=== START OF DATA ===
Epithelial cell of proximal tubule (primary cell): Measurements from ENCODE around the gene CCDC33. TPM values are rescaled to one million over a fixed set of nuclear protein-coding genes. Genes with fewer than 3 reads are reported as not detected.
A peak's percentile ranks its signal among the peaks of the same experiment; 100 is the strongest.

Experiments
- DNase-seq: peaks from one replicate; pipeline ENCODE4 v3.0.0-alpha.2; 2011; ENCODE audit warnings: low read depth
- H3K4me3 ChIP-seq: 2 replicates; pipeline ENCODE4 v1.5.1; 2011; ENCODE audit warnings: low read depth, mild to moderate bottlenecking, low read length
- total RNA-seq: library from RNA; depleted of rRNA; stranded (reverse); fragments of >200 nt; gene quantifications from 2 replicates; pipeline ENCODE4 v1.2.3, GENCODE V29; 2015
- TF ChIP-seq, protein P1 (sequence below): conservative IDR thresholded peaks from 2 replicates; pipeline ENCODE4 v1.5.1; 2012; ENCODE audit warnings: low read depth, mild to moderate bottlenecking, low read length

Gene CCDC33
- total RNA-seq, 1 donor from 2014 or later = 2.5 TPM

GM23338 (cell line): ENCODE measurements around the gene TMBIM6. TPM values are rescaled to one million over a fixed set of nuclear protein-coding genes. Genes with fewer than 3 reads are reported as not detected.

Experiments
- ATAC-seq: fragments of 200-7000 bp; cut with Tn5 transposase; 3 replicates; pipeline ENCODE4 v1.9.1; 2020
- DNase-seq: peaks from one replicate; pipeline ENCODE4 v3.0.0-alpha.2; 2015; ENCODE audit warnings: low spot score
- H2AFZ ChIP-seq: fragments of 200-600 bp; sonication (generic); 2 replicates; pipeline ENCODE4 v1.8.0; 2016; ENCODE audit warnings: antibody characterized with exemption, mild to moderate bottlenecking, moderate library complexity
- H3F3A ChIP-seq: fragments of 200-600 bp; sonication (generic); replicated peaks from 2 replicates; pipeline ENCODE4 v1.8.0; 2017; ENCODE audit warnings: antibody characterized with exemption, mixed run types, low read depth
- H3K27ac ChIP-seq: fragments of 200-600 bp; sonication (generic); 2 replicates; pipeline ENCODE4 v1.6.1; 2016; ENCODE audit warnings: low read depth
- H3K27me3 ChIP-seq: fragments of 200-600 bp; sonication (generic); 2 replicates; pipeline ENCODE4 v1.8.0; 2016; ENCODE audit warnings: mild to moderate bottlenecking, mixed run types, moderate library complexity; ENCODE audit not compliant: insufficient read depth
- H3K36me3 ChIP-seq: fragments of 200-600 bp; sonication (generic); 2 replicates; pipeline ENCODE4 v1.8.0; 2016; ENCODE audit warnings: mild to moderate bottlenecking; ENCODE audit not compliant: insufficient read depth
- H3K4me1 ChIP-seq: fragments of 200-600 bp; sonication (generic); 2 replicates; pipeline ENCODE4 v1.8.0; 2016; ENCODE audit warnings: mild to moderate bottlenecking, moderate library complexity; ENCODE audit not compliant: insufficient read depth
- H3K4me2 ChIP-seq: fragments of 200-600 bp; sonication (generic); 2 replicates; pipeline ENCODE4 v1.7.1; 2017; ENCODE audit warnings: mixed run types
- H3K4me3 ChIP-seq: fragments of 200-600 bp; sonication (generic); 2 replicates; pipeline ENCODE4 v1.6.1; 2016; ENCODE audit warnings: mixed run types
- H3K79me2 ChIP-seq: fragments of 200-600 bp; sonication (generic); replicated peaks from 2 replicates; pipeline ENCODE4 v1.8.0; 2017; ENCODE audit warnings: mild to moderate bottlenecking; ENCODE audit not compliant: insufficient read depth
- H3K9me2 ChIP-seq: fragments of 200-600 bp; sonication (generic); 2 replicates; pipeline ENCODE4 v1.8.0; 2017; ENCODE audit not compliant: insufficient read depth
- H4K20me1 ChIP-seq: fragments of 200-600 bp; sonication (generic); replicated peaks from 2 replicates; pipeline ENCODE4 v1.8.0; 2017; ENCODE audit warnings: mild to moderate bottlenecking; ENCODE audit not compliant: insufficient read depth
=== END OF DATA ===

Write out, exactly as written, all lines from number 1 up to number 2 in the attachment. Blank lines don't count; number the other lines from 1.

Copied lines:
Epithelial cell of proximal tubule (primary cell): Measurements from ENCODE around the gene CCDC33. TPM values are rescaled to one million over a fixed set of nuclear protein-coding genes. Genes with fewer than 3 reads are reported as not detected.
A peak's percentile ranks its signal among the peaks of the same experiment; 100 is the strongest.